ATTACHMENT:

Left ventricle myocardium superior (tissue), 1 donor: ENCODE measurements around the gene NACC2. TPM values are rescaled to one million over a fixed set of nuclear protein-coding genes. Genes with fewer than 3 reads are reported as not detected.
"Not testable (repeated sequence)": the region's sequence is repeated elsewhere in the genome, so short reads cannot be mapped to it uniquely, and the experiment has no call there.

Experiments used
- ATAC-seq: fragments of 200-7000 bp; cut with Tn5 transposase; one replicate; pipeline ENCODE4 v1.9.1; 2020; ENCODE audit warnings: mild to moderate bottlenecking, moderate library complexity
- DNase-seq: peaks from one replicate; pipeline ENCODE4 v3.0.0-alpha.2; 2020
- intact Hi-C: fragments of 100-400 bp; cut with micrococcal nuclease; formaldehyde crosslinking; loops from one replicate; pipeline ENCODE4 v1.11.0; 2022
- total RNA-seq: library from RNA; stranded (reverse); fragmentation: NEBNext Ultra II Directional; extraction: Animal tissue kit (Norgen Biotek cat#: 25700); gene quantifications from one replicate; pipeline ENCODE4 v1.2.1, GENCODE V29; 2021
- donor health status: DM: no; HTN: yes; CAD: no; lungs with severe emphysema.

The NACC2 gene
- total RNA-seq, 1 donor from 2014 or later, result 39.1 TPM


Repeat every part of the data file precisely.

Left ventricle myocardium superior (tissue), 1 donor: ENCODE measurements around the gene NACC2. TPM values are rescaled to one million over a fixed set of nuclear protein-coding genes. Genes with fewer than 3 reads are reported as not detected.
"Not testable (repeated sequence)": the region's sequence is repeated elsewhere in the genome, so short reads cannot be mapped to it uniquely, and the experiment has no call there.

Experiments used
- ATAC-seq: fragments of 200-7000 bp; cut with Tn5 transposase; one replicate; pipeline ENCODE4 v1.9.1; 2020; ENCODE audit warnings: mild to moderate bottlenecking, moderate library complexity
- DNase-seq: peaks from one replicate; pipeline ENCODE4 v3.0.0-alpha.2; 2020
- intact Hi-C: fragments of 100-400 bp; cut with micrococcal nuclease; formaldehyde crosslinking; loops from one replicate; pipeline ENCODE4 v1.11.0; 2022
- total RNA-seq: library from RNA; stranded (reverse); fragmentation: NEBNext Ultra II Directional; extraction: Animal tissue kit (Norgen Biotek cat#: 25700); gene quantifications from one replicate; pipeline ENCODE4 v1.2.1, GENCODE V29; 2021
- donor health status: DM: no; HTN: yes; CAD: no; lungs with severe emphysema.

The NACC2 gene
- total RNA-seq, 1 donor from 2014 or later, result 39.1 TPM